Society for Music Analysis 

Published on Feb 23, 2016

Professor Julian Horton opens up a dialogue between music analysis and musicology, exploring ways in which motivic and formal analysis can reflect and interact with broader historical issues.

Looking in detail at the exposition in movement one of Brahms’ Symphony No. 1, Op. 68, we will investigate the relationship between functions in a sonata form and the dense network of motivic counterpoint from which they are constructed. This will then be contextualised with late-nineteenth-century debates about the appropriate mode of expression in a symphony, especially the Wagnerian view that Brahms had wrongly imported a domestic, chamber-musical style into a public genre.

For additional content, including recommended recordings, suggested reading and music examples, see


Presented by Julian Horton
Directed by Neil Neenan (@neilneenan)
Produced by Kirstie Hewlett (@kirstie_hewlett)









musicophage rex

Published on May 26, 2012

Symphony No. 2 (1958-59)

I. Allegro agitato –
II. Adagio maestoso –
III. Allegro

The second symphony of Chinese composer and violinist Ma Sicong (1912-1987), whose name is sometimes also rendered as Ma Sitzon. A native of Heifeng in Guangdong province, Ma became one of the first of his compatriots to become a professional violinist when he followed his older brother’s example and traveled to France at the age of eleven to study music at the conservatories of Nancy and Paris. His skill as a violinist and composer of violin music became legendary and he was known in China as the “King of the Violinists”. After the People’s Republic of China was established, Ma became the director of the China Central Conservatory of Music. In 1958, he served on the jury of the first International Tchaikovsky Competition in Moscow (that was Van Cliburn’s annus mirabilis). However, when the Cultural Revolution broke out in 1966, Ma and his colleagues at the conservatory fell into disfavour for teaching and playing Western-style classical music; they were all rounded up and sent to a reeducation camp, and their families were harassed by authorities. In 1967, Ma and his family managed to escape to Hong Kong, after which they settled in the United States permanently. Ma remained in exile for the rest of his life.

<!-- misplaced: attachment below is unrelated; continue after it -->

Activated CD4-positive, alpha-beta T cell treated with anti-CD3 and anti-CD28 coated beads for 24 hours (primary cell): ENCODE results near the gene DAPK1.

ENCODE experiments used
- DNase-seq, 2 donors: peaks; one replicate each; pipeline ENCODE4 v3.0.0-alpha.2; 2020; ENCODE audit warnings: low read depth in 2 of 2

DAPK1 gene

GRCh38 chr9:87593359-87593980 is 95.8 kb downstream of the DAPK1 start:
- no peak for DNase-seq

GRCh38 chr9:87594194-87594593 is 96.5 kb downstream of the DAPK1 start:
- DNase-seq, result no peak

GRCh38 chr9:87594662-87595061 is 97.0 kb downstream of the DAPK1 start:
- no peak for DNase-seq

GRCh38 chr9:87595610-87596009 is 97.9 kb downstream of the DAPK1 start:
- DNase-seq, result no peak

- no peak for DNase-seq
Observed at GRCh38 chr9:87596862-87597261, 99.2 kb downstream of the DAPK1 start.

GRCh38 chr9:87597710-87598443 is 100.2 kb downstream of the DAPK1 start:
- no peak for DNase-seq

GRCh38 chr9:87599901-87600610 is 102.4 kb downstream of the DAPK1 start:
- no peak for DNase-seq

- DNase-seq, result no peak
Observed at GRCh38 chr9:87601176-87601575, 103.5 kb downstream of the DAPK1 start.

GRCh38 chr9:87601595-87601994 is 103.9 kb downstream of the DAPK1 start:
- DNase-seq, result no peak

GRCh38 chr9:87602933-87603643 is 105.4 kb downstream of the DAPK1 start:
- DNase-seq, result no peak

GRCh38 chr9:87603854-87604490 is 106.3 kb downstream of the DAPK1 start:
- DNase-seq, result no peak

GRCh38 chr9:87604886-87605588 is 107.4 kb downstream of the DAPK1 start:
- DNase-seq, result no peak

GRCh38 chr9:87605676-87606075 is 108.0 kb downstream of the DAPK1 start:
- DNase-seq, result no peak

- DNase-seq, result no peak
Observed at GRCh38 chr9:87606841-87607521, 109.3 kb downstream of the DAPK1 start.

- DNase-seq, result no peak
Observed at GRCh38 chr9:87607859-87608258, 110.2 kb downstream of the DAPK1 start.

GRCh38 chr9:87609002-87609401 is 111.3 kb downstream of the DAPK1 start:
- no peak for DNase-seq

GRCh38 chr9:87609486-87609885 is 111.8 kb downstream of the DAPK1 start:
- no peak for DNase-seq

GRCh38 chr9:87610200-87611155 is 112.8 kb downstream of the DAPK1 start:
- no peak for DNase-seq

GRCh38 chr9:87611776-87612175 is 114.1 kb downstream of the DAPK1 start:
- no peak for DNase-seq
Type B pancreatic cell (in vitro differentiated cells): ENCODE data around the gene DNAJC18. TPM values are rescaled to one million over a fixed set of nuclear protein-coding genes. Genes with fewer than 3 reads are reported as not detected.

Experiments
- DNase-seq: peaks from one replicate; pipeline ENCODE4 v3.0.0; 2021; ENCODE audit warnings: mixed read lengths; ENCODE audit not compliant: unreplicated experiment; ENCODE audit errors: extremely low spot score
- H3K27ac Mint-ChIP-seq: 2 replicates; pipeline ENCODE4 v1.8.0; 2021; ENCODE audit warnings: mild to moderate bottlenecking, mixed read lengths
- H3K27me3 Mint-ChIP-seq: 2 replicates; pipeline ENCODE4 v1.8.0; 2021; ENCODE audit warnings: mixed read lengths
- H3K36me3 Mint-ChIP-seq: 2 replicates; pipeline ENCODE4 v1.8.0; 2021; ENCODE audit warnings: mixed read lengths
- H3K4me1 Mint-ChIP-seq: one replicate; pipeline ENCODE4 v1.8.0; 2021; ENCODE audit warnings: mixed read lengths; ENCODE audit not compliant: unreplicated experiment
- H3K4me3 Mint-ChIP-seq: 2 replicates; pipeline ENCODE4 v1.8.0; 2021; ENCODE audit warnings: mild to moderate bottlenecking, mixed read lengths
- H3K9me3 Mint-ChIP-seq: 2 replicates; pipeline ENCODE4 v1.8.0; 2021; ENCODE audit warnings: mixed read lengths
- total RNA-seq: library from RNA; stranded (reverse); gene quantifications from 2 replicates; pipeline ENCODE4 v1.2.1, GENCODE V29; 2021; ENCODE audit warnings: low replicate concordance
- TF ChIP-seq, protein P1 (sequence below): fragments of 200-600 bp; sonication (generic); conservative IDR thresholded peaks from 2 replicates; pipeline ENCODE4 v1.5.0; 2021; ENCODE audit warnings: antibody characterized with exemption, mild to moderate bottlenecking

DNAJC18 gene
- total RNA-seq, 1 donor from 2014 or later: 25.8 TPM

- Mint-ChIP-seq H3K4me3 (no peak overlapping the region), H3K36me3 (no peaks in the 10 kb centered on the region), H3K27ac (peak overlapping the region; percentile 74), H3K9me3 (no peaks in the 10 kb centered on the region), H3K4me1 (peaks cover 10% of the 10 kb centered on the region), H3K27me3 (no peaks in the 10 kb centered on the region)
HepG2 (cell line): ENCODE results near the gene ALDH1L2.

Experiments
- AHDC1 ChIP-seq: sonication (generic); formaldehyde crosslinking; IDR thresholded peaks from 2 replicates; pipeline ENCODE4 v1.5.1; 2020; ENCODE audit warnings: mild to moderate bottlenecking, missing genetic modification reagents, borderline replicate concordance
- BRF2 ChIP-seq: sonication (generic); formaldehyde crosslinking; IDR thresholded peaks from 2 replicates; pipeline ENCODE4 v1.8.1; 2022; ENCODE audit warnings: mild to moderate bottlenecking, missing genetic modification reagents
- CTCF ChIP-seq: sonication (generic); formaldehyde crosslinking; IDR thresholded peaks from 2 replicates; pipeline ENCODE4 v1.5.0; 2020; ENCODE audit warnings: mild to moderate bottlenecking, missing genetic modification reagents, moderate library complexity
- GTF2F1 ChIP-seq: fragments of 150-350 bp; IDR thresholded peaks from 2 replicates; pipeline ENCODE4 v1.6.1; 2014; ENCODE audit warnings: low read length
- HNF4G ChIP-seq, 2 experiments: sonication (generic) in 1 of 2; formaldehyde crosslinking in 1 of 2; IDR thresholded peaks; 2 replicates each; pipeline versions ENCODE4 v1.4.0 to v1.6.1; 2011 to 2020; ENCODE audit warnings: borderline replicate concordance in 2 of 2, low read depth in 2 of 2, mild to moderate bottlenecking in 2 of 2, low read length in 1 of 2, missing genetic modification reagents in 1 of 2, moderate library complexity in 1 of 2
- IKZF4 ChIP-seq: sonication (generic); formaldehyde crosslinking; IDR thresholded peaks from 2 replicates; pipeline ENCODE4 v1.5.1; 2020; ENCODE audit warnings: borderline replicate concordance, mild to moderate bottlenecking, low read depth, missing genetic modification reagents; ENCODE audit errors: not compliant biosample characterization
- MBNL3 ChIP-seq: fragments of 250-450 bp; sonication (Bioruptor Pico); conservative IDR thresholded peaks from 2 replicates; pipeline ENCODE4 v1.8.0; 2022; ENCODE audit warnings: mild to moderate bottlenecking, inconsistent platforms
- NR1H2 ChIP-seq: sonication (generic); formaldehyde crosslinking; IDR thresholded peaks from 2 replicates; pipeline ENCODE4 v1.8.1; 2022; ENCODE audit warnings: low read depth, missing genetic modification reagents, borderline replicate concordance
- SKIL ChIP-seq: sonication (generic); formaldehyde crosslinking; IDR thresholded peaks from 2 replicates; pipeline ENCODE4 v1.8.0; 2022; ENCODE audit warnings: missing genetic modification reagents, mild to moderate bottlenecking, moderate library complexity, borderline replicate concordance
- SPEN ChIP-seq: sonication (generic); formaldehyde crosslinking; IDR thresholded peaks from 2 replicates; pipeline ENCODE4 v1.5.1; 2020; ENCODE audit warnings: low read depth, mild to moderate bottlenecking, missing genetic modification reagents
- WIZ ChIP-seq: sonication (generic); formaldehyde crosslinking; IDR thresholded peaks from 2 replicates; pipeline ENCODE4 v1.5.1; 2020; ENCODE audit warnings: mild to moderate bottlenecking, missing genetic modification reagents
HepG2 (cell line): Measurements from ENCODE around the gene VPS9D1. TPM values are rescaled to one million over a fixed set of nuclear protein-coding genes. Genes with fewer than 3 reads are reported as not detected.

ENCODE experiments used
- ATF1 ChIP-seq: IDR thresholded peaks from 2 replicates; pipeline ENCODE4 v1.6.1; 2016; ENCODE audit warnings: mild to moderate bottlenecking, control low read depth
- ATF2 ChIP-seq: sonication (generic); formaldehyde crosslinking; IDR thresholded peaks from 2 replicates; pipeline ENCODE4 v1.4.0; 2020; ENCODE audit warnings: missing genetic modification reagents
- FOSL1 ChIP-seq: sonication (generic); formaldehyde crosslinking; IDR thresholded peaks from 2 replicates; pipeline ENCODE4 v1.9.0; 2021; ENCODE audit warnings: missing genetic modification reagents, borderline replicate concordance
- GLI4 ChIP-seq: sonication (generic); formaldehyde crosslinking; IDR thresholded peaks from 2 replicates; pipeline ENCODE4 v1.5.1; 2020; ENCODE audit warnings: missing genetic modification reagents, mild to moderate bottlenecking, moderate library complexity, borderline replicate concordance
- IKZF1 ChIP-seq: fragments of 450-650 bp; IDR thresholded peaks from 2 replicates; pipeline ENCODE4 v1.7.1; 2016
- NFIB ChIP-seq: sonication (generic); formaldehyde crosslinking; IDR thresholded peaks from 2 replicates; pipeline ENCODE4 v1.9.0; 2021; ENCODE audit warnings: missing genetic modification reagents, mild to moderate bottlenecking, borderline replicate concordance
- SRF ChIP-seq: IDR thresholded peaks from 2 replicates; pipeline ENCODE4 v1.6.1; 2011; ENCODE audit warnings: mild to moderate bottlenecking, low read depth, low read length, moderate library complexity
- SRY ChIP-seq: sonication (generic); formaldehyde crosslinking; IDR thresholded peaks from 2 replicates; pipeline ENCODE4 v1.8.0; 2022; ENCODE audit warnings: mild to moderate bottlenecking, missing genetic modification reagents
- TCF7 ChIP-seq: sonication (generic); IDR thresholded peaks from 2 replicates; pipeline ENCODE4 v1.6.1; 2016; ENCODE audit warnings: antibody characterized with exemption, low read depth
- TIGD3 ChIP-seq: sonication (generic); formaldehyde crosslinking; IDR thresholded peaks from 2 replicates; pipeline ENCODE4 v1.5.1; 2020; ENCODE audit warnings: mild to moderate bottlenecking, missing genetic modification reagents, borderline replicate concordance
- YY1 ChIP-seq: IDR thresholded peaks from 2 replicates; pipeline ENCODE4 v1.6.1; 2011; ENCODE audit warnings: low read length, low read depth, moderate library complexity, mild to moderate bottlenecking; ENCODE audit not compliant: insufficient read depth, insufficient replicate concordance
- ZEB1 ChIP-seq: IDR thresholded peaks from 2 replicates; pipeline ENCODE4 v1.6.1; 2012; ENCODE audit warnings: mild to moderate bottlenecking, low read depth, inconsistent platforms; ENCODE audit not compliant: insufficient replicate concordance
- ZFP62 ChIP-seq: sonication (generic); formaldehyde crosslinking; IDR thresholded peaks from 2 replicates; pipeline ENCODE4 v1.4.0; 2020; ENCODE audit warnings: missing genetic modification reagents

Ma’s Second Symphony was composed in 1958-59, and ostensibly, it takes as its subject the struggles of the Chinese Workers’ and Peasants’ Red Army. The composer claimed that there is a connection between his music and the poem “Loushan Pass” by Mao Zedong; however, the music can be also interpreted abstractly rather than programmatically. The vigorous first movement makes use of the Phrygian mode and it is in a fairly traditional sonata form. The second theme is derived from “Tian Xin Shun”, a folk song from north Shaanxi. After reaching a climactic moment of great intensity, the music transitions smoothly into the slow, sombre second movement, which bears some resemblance to a funeral march; it is an expression of mourning for fallen comrades-in-arms. However, the battle theme soon emerges again as the Army returns to the fray. The third and final movement is jubilant and lively, as the Army celebrates its victory. At one point the soldiers begin dancing the yangge, a popular rural folk-dance. In the end, a grand coda introduces a new heroic march theme that brings the work to a close.

Conductor: Cao Peng
Shanghai Philharmonic Orchestra